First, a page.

Food and Drug Administration (y) # 146; s voluntary to reduce salt intake

Sep 30, 2016 | | Say something

The Food and Drug Administration (FDA) issued new guidelines on sodium intake guidelines. However, the guidelines are voluntary, so it will not require food companies to meet.


Food and Drug Administration’s Voluntary Guidelines to Reduce Salt Consumption Voluntary Guidelines to reduce consumption salt Food and Drug Administration

Reducing salt intake can save hundreds of thousands of lives. However, 90 percent of Americans eat too much of it, said Thomas Frieden, director of the US Centers for Disease Control and Prevention in the Journal of the Medical Association of America.

‘The recommended daily intake of sodium is 2,300 milligrams, but an average American adult consumes 3,400 milligrams of salt each day. “

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The sodium content is already included in the existing food labels. However, specifically sodium recommended levels is not fixed by the government. The new guidelines suggest limits of about 150 food categories.

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Studies have shown that blood pressure increases with high sodium intake, increasing the risk of heart disease and stroke, health officials CDC said.

FDA Commissioner Robert Califf said many people may not be aware of the amount of sodium they eat until they get sick. Our great hope is that this will start a serious national dialogue.

The daily salt intake of Americans is about 1? teaspoons or 3,400 milligrams. The amount has not declined in recent years, and is approximately a third of the government’s recommendation for good health. Most of that sodium is hidden inside of processed foods and meals in common restaurants, making it harder for consumers to control how much they eat.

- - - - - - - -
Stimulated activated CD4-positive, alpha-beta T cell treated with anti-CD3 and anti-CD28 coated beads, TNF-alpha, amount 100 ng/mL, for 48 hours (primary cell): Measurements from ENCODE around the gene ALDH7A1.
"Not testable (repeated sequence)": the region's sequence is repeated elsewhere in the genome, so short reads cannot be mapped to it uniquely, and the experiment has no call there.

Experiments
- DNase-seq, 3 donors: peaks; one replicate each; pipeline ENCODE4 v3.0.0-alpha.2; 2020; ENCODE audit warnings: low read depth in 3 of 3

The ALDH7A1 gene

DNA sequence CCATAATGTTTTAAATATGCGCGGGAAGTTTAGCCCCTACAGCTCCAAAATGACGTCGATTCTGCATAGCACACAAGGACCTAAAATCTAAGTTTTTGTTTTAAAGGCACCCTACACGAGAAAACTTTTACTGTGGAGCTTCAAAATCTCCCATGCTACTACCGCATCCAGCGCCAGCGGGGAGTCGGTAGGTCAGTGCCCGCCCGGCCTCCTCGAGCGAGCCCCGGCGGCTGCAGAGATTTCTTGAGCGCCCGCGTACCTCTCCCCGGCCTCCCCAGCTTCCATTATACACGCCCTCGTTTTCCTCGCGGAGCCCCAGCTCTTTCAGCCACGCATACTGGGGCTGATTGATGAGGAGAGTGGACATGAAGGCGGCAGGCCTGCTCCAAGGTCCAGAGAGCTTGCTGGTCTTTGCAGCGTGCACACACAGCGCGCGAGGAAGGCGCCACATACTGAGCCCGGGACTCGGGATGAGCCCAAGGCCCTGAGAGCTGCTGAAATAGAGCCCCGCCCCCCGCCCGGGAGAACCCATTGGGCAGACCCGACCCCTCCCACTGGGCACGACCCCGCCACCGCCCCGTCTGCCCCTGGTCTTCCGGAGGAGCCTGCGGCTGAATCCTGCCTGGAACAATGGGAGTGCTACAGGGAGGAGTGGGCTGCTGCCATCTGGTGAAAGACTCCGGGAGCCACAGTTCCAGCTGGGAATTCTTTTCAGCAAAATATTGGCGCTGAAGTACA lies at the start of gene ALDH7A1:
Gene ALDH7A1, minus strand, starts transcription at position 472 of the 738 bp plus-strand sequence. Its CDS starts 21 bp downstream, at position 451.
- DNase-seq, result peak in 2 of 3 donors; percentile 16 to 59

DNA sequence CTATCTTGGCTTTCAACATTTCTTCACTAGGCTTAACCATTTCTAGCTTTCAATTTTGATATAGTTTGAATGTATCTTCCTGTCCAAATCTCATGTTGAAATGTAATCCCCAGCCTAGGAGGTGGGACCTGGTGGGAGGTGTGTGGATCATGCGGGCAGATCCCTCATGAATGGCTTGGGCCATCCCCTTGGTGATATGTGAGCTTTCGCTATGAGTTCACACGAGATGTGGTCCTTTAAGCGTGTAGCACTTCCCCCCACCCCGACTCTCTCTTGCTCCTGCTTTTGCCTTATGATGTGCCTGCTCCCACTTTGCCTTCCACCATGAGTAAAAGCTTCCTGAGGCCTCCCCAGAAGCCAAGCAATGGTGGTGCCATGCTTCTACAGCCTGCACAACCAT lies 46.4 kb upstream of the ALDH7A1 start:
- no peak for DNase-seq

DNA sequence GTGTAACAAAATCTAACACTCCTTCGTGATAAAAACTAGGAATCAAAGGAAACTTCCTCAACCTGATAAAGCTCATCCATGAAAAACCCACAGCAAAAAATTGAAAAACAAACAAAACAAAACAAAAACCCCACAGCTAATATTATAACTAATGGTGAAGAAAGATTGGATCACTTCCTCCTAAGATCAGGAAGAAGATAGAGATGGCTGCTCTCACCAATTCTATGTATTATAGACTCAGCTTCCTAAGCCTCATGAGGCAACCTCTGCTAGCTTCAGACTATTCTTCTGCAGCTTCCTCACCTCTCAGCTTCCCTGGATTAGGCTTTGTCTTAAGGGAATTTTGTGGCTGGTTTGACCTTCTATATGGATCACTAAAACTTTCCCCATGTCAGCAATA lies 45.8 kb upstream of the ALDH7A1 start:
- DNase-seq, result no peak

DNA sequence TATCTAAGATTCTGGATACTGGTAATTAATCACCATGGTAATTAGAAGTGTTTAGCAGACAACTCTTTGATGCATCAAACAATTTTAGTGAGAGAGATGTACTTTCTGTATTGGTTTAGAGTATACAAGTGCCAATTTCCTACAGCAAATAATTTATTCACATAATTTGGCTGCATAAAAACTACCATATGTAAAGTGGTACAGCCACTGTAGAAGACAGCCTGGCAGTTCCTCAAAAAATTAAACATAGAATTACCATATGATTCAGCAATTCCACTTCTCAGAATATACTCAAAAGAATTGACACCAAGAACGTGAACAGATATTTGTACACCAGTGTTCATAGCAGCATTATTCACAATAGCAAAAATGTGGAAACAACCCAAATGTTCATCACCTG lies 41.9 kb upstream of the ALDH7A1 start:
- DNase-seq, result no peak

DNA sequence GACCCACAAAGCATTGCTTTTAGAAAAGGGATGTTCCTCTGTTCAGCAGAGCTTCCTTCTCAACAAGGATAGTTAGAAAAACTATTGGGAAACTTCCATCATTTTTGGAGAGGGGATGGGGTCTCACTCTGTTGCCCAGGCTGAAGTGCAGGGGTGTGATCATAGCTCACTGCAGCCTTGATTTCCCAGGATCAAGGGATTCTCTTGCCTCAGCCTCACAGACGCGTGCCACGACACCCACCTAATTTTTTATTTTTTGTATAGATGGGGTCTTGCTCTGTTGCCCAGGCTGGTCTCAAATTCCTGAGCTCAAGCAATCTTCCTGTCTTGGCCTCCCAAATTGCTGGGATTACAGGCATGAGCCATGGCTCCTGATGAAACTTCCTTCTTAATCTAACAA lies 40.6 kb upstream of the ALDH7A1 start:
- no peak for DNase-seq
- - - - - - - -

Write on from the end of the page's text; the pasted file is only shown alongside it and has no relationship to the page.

The food industry has brought to 2013 IOM report said that there is no convincing evidence that sodium intake to very low levels -. Below 2,300 milligrams a day provides benefits

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If food industries comply with the guidelines, Americans will not notice an immediate difference in the taste of foods high in sodium, such as pizza, pasta, bread and soups. The idea is to encourage gradual change for consumer taste buds can adjust, and to give companies time to develop foods with low sodium content.

Many food companies and retailers have already pushed to reduce salt. Wal-Mart, ConAgra Foods, Nestle and Subway restaurants say they have made significant reductions in sodium in their products.

Removing or changing salt added salt substitutes such as potassium chloride does the trick. food industries use common salt (sodium chloride), not only for flavor, but also to increase the service life, prevent bacterial growth, or improving the texture and appearance.

Sodium levels in foods may differ. Sodium on a slice of white bread ranges from 80 milligrams to 230 milligrams. Three ounces of turkey deli meat can have 450 milligrams to 1,050 milligrams, according to the CDC.

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Health groups have advocated mandatory standards sodium guidelines, but say that voluntary guidelines are a good first step. Michael Jacobson, director of the Center for Science in the Public Interest, said the government should evaluate the functioning of voluntary standards, and to establish mandatory targets if they do not.

“It is disappointing that the FDA is only proposing goals and no formal limits, but in this political climate with a Republican Congress and such massive opposition from the industry, we are pleased that the administration is at least going out with voluntary targets,” Jacobson said.

Source: Medindia

This article was originally published on medindia.net

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